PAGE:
Check, Please! Reality Check: Episodes 401 & 402

This season's first episode (#401) of Check, Please! Bay Area didn't merit its own post. It was odd that the three guests were so unanimous about how great everything was at Mescolanza, a neighborhood Italian place in the Richmond, the Basque Cultural Center in South SF, and Alexander's Steakhouse, an expensive, Vegas-style place in Cupertino, especially given that the writen reviews on KQED's Web site include some critical remarks, but they didn't seem to be very sophisticated diners.

This week's episode (#402) is another story. Most experts rate the xiao long bao (soup dumplings) at Shanghai Dumpling King the best in the Bay Area, but the two guests who were trying the place for the first time didn't order them. One didn't make the connection between the restaurant's name and the menu. The other didn't order them because she's a vegetarian. What!? Sending a vegetarian to review a restaurant that specializes in XLB is like sending an observant Jew or Muslim to cover a pig roast. If the producers want to have vegetarians on the show, wouldn't it make more sense to give them their own all-veg episodes?

Oddly, the vegetarian's pick was farmerbrown, a very flesh-centric upscale soul-food spot that makes some of the best fried chicken in town. They accomodate her with off-menu items such as an awful-looking tofu po-boy and vegetable jambalaya. The other two identified some of the restaurant's strong and weak points.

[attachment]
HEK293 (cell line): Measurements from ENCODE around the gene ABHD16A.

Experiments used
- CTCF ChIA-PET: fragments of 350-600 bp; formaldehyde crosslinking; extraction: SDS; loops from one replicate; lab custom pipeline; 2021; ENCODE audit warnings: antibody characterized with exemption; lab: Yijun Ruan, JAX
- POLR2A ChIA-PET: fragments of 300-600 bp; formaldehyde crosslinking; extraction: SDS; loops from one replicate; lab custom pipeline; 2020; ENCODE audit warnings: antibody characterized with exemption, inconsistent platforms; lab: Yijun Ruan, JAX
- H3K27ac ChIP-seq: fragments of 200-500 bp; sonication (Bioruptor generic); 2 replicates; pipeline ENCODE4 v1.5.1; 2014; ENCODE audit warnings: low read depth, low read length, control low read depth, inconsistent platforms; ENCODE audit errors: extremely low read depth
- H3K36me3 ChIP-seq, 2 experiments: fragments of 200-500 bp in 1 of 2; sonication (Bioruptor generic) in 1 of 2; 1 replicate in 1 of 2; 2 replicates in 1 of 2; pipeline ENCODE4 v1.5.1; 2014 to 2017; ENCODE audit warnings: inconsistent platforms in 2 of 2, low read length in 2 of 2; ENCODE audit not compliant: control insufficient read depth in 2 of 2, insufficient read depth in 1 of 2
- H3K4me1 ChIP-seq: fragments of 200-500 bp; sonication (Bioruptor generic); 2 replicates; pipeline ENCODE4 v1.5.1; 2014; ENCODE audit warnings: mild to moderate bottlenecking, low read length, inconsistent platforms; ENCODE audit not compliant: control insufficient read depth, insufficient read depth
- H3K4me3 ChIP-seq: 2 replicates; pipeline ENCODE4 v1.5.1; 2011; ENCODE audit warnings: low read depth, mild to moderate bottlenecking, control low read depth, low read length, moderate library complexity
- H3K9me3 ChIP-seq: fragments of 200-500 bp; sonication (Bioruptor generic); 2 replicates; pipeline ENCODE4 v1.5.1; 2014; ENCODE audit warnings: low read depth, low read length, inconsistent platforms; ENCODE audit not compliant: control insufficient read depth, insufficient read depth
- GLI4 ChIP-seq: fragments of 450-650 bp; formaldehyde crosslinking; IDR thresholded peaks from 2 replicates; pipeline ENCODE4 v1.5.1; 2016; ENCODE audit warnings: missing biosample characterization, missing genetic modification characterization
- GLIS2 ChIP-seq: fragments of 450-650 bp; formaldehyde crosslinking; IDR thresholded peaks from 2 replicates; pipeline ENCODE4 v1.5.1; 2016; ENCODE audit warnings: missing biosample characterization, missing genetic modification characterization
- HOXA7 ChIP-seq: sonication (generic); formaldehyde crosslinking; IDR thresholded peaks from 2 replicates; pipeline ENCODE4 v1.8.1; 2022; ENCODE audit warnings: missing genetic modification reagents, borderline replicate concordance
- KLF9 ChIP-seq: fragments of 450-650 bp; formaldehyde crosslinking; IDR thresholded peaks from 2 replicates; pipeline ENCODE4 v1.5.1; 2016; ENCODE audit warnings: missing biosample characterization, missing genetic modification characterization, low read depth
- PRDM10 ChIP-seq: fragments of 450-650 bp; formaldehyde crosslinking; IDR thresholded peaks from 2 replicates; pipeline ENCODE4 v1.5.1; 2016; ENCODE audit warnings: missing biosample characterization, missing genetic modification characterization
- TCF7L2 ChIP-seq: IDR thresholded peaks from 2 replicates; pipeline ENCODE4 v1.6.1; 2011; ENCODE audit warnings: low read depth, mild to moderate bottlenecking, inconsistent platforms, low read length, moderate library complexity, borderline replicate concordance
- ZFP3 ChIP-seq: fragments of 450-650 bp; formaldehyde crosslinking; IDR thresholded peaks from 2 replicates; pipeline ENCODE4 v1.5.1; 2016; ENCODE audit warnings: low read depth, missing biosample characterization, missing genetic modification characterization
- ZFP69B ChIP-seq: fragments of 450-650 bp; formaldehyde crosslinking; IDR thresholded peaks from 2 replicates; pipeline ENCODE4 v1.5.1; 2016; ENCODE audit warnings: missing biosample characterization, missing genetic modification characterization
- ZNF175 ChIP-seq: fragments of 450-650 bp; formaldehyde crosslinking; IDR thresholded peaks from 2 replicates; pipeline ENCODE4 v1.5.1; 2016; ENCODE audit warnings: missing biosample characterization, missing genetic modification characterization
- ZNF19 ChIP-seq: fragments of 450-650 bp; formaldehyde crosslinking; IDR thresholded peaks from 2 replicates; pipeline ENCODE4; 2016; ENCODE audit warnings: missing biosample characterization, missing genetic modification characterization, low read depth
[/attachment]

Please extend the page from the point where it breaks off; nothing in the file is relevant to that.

The segment on Caesar's Italian Restaurant (2299 Powell), a North Beach / Fisherman's Wharf institution that hasn't changed much since it opened in 1956, seemed unbalanced. All three diners enthused about the place, even though some of the food shown on camera looked pretty mediocre. I have a perverse fondness for old-school Italian gluttony, so the next night I had dinner there to see for myself. I ordered the seven-course osso buco dinner ($28) and my companion had the fried squid ($27).

The salad was old-fashioned, crisp iceberg lettuce with shaved onions and a slice of canned beet. The mayo-based house dressing was tasty.

The assorted antipasti were a highlight of the meal: delicious marinated eggplant, giardiniera in a zingy caponata-style sauce, good kidney and garbanzo bean salad, tender marinated calamari, and a few slices of mortadella. There was only one sour note, a dish of green olives that tasted like they'd picked up some off flavors in the refrigerator.

The minestrone shown on TV looked better than the thin vegetable soup we got next. This was a bland, tomatoey broth with some thoroughly cooked cabbage and green beans.

Next up was overcooked spaghetti in a bland, watery meat sauce. I took a second bite to make sure: this was definitely the worst pasta I've had in years.

My osso buco was nicely cooked, but also bland. It came with al-dente sliced carrots and broccoli and not-great roasted potatoes. My companion's calamari was depressing: soggy and underseasoned.

The dinner includes coffee and ice cream, both passable but nothing special. I also ordered the house-made cannolo ($5), which was as good as it looked on TV: dense, slightly sweet ricotta in a crisp, crunchy pastry tube. Personally I prefer lighter Sicilian-style cannoli, like the ones served at Pizzeria Delfina, but if you're a fan of the heavier New York style, this is one of the best in town.

Caesar's has a lot going for it. The 50s decor and formally dressed waiters are charming, and the service is friendly and attentive without being intrusive. Tables are far enough apart that you don't hear neighboring diners' conversation. Prices are low compared with better Italian restaurants.

Too bad the food's so hit and miss. And too bad that Check, Please! didn't get that across in the show. As the most sophisticated and skeptical of the three diners (the one who picked Shanghai Dumpling King) put it in his written review, the food's not the reason to go--Caesar's is about atmosphere.

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